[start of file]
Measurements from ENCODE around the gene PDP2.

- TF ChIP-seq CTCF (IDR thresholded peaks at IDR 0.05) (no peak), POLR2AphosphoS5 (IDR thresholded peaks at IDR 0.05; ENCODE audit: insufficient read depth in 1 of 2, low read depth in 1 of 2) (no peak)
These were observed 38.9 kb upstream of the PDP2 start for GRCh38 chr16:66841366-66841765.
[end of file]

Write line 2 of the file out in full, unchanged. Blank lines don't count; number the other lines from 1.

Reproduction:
- TF ChIP-seq CTCF (IDR thresholded peaks at IDR 0.05) (no peak), POLR2AphosphoS5 (IDR thresholded peaks at IDR 0.05; ENCODE audit: insufficient read depth in 1 of 2, low read depth in 1 of 2) (no peak)